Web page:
While a hundred thousand people (including thousands of Buddhist monks) took to the streets in 2007 to protest Myanmar's oppressive regime that had held them hostage for more than forty years, foreign news crews were banned from entering the country and the internet was shut down. Anders Østergaard's award-winning documentary is a rare inside look at the uprising through the independent journalist group Democratic Voice of Burma, a collective of thirty anonymous and underground video journalists (VJs) who recorded these historic and dramatic events on Handycams, smuggled the footage out of the country, and broadcasted it to the world via satellite. Risking torture and life imprisonment, the VJs vividly documented the brutal clashes with the military and undercover police—even after they themselves became targets of the authorities.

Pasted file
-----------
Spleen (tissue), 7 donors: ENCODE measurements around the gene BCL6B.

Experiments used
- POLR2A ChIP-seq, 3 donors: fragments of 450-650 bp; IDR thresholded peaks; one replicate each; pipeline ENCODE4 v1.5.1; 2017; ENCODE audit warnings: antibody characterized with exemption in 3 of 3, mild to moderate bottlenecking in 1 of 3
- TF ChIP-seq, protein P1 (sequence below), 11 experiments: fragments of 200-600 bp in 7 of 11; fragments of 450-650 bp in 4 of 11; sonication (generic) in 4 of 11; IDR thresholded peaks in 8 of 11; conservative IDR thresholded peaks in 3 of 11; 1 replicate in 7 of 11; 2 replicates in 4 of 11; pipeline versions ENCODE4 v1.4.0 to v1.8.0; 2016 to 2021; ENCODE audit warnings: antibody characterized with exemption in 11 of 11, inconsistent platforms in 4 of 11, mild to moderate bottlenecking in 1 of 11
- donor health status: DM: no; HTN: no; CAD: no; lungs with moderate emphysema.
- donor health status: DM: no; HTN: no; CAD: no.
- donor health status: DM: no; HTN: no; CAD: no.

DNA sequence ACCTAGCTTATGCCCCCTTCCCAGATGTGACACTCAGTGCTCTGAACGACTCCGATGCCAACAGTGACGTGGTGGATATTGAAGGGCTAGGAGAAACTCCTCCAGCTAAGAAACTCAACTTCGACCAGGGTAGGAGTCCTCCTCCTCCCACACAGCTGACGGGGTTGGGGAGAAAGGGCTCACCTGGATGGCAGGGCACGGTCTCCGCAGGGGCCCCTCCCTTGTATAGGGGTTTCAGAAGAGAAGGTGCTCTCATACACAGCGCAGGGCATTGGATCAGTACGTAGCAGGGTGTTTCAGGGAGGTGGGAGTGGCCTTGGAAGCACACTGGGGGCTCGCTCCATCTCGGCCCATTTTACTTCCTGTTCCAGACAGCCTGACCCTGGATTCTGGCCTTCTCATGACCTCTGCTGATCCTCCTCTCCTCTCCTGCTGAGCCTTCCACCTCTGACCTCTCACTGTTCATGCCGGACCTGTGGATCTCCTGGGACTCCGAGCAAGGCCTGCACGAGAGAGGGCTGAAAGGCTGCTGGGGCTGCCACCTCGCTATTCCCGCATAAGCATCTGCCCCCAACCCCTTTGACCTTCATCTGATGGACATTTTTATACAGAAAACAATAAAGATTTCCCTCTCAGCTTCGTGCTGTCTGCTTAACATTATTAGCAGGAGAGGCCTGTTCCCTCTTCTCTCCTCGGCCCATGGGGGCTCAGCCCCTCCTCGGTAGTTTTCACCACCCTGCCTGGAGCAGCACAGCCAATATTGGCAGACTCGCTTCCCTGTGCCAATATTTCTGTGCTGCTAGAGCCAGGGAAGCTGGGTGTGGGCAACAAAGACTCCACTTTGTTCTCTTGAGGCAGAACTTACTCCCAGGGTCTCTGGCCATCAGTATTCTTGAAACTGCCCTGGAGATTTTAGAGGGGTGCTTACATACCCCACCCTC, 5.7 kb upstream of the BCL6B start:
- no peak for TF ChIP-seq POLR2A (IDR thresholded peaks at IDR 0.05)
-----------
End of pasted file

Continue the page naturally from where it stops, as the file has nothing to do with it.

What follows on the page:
A conversation between professor Robert Buswell, director of the Center for Buddhist Studies at UCLA, and Khen Rinpoche Lobzang Tsetan, the Abbott of the Tashi Lhunpo Tibetan Monastery in Bylakuppe, India, follows the screening of the film.
Bing Theater | Free admission for Southern Asian Art Council members and students with ID, $5 LACMA members, $10 general admission | Tickets: 323 857-6010 or purchase online.
Sponsored by Southern Asian Art Council
Image: Courtesy Oscilloscope Laboratories
This is not a film department program. For more information contact the Southern Asian Art Council at 323 857-6528.